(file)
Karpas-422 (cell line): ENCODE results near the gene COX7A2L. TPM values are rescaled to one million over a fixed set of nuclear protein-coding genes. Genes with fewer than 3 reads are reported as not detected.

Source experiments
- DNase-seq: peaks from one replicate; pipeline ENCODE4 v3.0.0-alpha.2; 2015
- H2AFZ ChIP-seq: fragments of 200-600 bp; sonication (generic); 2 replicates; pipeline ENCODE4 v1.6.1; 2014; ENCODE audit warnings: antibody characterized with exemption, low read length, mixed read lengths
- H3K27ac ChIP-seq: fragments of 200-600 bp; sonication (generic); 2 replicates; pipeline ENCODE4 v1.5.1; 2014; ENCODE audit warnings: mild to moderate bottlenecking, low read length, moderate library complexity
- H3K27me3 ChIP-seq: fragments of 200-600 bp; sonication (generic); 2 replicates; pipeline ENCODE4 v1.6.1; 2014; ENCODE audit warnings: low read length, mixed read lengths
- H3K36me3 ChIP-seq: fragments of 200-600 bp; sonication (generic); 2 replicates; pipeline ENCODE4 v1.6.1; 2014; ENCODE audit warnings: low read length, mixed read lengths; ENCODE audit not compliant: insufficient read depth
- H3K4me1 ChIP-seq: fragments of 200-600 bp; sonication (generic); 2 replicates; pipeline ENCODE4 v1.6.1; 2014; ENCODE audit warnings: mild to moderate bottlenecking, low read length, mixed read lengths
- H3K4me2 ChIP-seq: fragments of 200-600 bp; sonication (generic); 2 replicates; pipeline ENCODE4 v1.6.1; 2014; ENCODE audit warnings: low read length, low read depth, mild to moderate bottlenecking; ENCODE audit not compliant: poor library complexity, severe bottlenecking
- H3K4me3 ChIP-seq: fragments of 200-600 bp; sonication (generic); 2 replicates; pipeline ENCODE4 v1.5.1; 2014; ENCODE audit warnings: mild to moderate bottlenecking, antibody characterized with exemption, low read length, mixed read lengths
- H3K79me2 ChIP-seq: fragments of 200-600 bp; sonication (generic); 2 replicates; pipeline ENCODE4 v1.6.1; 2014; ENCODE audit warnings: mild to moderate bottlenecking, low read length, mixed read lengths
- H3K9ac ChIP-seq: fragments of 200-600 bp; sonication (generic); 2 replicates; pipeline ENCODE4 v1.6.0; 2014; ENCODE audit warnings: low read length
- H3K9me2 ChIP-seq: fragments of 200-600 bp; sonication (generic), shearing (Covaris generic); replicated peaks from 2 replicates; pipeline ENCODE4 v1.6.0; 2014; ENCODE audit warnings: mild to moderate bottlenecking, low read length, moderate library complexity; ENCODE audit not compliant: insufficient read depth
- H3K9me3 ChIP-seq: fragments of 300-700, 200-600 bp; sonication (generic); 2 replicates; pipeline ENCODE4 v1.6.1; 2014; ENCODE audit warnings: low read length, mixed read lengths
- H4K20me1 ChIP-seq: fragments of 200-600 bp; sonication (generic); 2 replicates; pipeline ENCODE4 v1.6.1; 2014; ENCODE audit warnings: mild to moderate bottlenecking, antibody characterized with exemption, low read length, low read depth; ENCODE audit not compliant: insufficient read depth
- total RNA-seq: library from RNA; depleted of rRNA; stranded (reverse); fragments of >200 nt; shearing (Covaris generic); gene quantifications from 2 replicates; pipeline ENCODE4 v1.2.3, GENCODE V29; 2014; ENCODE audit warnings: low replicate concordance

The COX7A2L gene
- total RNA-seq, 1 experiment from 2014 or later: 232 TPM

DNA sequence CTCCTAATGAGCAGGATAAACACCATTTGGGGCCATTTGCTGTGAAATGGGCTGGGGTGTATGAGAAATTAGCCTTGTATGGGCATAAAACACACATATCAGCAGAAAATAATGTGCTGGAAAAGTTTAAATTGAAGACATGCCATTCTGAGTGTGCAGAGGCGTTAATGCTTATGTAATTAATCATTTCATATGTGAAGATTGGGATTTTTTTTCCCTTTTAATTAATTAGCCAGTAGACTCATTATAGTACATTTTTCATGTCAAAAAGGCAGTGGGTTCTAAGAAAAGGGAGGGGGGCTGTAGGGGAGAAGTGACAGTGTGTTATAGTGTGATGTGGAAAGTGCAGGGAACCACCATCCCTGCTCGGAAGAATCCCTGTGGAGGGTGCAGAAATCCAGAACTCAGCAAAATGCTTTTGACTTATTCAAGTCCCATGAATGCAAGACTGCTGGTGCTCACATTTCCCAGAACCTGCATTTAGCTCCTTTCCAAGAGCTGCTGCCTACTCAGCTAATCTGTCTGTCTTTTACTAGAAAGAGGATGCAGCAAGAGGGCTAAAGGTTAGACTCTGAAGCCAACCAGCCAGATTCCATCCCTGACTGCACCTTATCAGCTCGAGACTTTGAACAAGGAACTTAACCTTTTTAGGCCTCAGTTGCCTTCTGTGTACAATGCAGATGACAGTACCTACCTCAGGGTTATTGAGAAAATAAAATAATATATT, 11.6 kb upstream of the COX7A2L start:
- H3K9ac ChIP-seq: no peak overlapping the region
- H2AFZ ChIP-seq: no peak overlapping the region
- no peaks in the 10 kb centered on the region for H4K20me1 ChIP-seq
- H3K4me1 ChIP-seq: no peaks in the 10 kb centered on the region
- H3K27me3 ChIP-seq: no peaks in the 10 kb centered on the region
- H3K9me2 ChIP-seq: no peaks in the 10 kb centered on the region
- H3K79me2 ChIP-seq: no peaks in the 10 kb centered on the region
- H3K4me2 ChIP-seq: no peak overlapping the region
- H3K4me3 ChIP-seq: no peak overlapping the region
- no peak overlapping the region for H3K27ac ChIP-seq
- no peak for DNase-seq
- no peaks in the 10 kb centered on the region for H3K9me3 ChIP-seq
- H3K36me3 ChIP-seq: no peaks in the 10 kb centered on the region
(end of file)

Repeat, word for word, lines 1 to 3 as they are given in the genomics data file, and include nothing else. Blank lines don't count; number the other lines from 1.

Karpas-422 (cell line): ENCODE results near the gene COX7A2L. TPM values are rescaled to one million over a fixed set of nuclear protein-coding genes. Genes with fewer than 3 reads are reported as not detected.

Source experiments
- DNase-seq: peaks from one replicate; pipeline ENCODE4 v3.0.0-alpha.2; 2015